Over a Quarter of UK Studios Deploy Internal Proprietary Engine
TIGA, the network for games developers and digital publishers and the trade association representing the UK video games industry, has released new data showing that 72 per cent of UK studios use the Unity 3D Engine, while 27 per cent use an internal proprietary engine. TIGA’s data is based on a survey of over 10 per cent of UK games studios. A representative sample of small, medium and large studios developing games for mobile/tablet, PC, console and VR took part in the survey.
|Engine||Percentage of developers using engine|
|Unity 3D Engine (Unity Technologies)||72|
|Unreal Engine (Epic Games)||27|
|Internal proprietary engine||27|
|Amazon Lumberyard (Amazon)||4|
|Phyre Engine (Sony)||2|
|Clickteam Fusion 2.5||1|
|Marmalade SDK (Marmalade)||1|
Dr Richard Wilson OBE, TIGA CEO, said:
“Our survey shows that 27 per cent of participating UK studios use an internal proprietary engine, whilst Unity Technologies dominates the third party engine market.
“The majority of UK studios now self-publish. Studios often look for a third party engine that supports self-publishing operations, monetisation and analytics. The more that third party engine providers enable studios to self-publish effectively, the greater will be the opportunity to grow market share.”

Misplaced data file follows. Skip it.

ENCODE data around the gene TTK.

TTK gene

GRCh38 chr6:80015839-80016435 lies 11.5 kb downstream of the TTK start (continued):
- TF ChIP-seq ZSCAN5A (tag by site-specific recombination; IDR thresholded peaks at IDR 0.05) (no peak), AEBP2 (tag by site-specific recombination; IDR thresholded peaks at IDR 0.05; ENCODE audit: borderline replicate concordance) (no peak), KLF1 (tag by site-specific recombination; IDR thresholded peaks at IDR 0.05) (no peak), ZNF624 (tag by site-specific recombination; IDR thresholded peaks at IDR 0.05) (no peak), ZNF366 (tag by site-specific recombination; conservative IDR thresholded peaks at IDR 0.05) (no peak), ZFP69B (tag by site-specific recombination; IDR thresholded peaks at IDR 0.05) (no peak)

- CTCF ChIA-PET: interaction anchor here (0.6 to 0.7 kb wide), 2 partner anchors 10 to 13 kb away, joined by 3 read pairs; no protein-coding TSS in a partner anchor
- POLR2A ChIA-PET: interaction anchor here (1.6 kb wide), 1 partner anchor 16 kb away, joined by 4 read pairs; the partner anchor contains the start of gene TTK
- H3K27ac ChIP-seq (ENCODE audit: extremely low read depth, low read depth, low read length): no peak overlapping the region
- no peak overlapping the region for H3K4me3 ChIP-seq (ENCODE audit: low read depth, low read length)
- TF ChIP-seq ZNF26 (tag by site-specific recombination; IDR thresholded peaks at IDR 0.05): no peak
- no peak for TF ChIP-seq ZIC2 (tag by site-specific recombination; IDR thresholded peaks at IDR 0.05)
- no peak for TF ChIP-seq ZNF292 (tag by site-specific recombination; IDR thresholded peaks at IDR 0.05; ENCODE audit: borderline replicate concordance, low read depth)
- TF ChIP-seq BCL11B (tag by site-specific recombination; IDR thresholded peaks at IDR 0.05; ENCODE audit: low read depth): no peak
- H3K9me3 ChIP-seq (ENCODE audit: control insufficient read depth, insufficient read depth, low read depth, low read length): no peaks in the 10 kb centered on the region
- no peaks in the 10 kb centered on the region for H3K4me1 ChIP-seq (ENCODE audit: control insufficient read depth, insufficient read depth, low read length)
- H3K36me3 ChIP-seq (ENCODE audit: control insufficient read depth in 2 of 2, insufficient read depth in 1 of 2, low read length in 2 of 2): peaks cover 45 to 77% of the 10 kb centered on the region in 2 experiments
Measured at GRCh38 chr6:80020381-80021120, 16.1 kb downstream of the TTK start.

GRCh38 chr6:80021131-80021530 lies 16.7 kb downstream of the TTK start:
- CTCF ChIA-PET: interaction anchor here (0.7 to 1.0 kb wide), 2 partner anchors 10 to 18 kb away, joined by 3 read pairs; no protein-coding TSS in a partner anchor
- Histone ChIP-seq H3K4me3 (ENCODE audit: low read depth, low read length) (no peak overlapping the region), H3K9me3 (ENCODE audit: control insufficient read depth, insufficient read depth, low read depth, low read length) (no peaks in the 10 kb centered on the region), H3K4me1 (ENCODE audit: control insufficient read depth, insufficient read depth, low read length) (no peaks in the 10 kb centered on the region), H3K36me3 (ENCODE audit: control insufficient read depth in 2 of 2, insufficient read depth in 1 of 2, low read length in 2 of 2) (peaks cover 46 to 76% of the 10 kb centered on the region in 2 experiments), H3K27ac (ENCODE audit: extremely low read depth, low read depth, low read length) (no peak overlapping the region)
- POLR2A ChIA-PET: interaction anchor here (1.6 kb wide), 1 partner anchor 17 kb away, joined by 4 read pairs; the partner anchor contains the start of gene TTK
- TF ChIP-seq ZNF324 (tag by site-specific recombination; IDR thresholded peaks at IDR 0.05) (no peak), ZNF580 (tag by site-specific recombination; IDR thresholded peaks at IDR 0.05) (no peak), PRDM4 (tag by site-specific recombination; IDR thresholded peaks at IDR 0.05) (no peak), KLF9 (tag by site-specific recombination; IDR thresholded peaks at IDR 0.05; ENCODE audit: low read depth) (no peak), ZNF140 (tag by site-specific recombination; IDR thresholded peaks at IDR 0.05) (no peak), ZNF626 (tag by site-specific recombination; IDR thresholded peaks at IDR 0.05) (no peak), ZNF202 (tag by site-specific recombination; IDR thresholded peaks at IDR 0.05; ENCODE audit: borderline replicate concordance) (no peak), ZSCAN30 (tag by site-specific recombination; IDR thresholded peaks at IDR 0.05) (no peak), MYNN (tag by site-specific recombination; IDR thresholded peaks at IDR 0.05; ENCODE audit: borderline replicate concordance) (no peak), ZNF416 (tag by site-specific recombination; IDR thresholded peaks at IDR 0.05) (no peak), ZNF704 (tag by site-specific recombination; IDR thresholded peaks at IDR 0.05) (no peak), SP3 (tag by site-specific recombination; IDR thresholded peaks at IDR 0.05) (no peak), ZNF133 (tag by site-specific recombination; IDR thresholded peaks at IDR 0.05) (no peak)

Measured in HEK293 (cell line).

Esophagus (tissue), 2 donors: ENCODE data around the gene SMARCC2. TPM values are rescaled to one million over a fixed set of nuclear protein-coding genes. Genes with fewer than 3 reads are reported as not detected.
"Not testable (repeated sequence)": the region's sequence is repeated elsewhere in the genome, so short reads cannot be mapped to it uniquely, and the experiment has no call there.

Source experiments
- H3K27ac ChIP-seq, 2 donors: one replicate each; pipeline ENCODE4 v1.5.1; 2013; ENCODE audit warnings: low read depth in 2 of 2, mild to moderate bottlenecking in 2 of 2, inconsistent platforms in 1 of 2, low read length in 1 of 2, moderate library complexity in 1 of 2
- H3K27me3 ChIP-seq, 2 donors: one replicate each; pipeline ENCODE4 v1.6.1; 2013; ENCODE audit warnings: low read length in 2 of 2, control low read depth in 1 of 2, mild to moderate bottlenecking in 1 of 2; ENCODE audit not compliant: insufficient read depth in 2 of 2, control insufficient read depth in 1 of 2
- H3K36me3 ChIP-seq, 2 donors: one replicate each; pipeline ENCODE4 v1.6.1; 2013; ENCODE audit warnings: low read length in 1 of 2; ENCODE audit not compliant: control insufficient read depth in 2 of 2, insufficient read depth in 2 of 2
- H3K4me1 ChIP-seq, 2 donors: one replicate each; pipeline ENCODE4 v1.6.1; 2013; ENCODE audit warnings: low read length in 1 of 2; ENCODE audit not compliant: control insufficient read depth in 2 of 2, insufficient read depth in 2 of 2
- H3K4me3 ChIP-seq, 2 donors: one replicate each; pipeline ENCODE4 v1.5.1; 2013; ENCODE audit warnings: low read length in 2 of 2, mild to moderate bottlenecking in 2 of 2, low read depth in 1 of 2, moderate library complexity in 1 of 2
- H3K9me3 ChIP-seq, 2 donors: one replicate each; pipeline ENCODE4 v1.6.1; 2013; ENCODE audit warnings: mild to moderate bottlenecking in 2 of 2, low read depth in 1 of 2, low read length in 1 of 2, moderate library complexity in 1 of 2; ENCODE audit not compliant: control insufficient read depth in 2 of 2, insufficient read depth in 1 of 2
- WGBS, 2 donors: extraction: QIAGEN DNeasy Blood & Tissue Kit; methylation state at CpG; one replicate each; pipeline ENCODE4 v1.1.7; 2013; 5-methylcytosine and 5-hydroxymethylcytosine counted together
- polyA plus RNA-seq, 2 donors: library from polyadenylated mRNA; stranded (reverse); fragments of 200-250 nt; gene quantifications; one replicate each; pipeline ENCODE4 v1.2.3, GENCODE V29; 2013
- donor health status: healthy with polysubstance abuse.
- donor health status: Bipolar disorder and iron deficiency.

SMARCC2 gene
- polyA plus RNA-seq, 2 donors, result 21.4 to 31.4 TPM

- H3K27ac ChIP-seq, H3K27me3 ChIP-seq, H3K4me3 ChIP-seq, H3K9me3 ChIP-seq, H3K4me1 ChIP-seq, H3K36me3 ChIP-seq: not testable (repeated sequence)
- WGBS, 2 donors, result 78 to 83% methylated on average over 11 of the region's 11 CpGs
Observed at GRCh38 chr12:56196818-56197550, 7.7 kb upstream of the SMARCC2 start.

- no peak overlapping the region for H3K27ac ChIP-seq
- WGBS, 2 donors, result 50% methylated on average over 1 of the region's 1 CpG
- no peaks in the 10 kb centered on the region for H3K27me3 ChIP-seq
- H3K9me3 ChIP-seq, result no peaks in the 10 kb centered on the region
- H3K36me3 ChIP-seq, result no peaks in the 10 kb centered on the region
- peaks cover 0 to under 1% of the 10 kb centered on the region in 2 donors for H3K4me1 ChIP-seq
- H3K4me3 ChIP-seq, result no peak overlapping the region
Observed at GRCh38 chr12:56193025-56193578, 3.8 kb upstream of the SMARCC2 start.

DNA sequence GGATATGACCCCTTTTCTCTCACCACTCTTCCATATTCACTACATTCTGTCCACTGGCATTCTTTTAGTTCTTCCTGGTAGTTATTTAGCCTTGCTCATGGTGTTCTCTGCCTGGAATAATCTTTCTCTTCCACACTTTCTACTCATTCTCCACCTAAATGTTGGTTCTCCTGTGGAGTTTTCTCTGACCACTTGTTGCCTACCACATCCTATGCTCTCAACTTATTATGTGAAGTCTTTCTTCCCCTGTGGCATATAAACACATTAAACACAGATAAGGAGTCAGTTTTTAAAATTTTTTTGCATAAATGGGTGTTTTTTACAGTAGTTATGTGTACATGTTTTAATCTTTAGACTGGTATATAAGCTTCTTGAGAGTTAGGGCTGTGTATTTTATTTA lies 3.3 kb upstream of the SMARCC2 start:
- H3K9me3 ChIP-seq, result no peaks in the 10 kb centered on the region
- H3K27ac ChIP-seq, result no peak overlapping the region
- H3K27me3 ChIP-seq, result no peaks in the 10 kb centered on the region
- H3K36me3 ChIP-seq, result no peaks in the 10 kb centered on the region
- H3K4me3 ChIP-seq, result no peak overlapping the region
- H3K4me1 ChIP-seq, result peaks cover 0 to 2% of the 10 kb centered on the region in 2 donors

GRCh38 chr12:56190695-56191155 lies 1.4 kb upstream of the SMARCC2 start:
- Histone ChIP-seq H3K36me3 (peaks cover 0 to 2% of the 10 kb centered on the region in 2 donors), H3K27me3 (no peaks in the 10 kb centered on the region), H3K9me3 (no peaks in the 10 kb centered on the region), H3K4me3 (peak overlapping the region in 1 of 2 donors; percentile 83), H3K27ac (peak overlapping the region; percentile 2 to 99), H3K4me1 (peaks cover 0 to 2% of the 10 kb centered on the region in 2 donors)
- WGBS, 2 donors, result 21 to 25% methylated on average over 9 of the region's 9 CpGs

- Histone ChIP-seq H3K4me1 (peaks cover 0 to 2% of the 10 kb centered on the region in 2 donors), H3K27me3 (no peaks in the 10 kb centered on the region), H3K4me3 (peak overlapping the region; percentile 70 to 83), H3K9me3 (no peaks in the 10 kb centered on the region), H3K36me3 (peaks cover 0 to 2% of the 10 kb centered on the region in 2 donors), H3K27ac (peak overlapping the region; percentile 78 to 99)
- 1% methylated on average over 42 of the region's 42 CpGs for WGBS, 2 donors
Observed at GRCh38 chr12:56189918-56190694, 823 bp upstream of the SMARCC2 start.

Chris Kingsley OBE, CTO at Rebellion, which uses the internal proprietary engine Asura, said:
“Whilst the initial investment in developing your own game engine is greater, the technical challenges are higher and the time to start is longer, the ongoing costs tend to be lower, the general frustration level is lower and the long-term gains are greater.
“Your game engine will be tuned to your game type and its requirements. You will have all the access you need to the source code and at no extra cost, so you can find and fix bugs quickly. You will not have to constantly integrate changes every few months, which can take your engine and your game out of use for weeks. You will not have to pay engine royalties to anyone, or manage multiple seat licenses. Unless you want them to, no one can buy your engine and take it off the market, or redeploy the engine development team onto another project. Finally, your engine can be used for free on your next project.”
 Percentages exceed 100, because studios were allowed to select more than one response. For example, a studio might use both an internal proprietary engine and a third party engine, depending on the nature of the game being developed.